I noted a letter in The Enterprise on Oct. 11, “Debt Limit? Read the Constitution.”
I referred to the Constitution of the United States to make sure that I remembered what it says and that what I am reading in a letter or article is a correct representation. I am not sure that the term “debt limit” is actually in the Constitution, but in Section 8, it states that Congress does have the power “to borrow money on the credit of the United States,” but it does not state that it has to. I have not found any reference in the Constitution that requires Congress to present a “clean bill” to increase the debt limit.
I would like to go back in history to when, then-Sen. Barack Obama voted against raising the debt limit. His reasoning was that having to raise the limit showed President Bush was not managing the country well and spending money that we did not have. At that time, the national debt was approximately $10 trillion and the annual budget (we actually had one at that time) had a much lower level of spending and deficit.
The USA has a major spending problem, and many representatives, senators and the president do not want to cut any spending. They also authorize spending money on programs that are not granted to the federal government by the Constitution.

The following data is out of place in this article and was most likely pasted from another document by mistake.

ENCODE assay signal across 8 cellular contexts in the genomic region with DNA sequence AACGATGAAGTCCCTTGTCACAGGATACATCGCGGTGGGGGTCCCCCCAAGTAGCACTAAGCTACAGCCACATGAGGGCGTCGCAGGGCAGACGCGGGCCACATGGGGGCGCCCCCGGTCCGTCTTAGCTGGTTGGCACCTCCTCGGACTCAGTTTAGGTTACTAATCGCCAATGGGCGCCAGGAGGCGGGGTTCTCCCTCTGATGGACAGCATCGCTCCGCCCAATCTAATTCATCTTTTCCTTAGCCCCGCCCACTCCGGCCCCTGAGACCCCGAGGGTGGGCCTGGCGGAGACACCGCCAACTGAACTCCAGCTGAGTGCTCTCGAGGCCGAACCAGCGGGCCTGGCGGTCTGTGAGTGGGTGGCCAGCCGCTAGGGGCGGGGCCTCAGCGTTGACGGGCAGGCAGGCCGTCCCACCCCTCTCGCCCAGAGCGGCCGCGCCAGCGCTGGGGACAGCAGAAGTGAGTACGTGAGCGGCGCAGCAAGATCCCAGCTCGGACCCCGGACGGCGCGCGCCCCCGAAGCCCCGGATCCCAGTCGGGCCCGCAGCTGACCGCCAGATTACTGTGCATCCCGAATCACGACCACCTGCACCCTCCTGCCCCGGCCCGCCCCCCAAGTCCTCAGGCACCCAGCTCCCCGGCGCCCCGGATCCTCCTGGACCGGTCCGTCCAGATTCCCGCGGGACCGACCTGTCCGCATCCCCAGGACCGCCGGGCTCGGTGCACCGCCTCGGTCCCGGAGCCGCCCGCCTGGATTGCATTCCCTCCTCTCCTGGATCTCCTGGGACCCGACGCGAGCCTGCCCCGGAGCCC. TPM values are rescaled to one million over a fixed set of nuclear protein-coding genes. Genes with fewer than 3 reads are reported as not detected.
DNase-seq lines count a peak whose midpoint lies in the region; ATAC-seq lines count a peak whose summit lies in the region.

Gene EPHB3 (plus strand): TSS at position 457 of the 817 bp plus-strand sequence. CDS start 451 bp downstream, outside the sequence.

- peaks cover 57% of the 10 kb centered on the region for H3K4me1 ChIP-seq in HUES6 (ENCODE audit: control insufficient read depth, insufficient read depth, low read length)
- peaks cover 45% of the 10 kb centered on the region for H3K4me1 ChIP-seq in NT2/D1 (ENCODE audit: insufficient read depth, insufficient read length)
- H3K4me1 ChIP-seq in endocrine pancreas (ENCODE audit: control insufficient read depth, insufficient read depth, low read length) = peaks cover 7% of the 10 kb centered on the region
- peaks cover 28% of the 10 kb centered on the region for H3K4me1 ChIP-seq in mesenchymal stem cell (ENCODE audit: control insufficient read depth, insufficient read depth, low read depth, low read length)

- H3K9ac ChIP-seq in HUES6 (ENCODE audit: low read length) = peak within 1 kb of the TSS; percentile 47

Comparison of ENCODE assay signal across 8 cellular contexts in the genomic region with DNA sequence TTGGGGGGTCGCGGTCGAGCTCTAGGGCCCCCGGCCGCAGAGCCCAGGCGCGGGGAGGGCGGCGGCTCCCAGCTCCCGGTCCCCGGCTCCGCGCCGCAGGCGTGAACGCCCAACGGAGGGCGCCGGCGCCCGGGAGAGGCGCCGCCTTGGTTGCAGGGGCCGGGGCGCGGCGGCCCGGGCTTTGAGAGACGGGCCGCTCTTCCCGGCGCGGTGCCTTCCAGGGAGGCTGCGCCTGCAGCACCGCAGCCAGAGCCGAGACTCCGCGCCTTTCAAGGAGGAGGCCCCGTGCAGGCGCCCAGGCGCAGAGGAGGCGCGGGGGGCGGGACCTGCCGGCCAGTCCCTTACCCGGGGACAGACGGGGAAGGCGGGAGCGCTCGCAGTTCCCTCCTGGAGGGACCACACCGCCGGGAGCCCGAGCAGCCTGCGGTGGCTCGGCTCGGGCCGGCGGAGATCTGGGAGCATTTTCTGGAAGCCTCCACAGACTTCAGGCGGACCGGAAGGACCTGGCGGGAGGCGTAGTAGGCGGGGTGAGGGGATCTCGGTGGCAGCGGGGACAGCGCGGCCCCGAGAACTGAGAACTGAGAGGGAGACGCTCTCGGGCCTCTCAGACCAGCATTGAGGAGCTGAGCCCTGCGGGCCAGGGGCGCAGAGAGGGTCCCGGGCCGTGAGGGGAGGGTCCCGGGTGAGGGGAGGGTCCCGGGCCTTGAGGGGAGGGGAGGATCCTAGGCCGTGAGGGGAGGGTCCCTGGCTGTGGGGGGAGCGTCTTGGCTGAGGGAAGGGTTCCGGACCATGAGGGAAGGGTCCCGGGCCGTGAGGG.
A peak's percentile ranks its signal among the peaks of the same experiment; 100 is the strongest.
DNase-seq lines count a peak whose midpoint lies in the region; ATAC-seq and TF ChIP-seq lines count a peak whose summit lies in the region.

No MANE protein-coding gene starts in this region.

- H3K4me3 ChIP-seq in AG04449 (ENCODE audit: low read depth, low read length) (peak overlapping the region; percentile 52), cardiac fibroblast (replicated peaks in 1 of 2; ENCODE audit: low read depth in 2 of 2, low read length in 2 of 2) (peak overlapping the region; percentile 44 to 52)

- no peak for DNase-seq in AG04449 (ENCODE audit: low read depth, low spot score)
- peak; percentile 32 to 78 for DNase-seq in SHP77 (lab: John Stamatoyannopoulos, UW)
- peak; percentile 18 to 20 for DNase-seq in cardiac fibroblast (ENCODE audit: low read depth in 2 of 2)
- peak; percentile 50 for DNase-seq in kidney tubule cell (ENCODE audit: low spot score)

Members of the House of Representatives are trying to reduce spending so the government can live within its means and this is why the House is trying to attach spending cuts to a bill that would allow an increase in the debt limit.
President Obama tries to tell us that increasing the debt limit will not increase the national debt … but what has happened to the national debt during his administration?
It is time for citizens to know the Constitution and realize that politicians work for us; that excessive government is the problem and piling on more debt will only exacerbate an already untenable situation.
Travie J. Westlund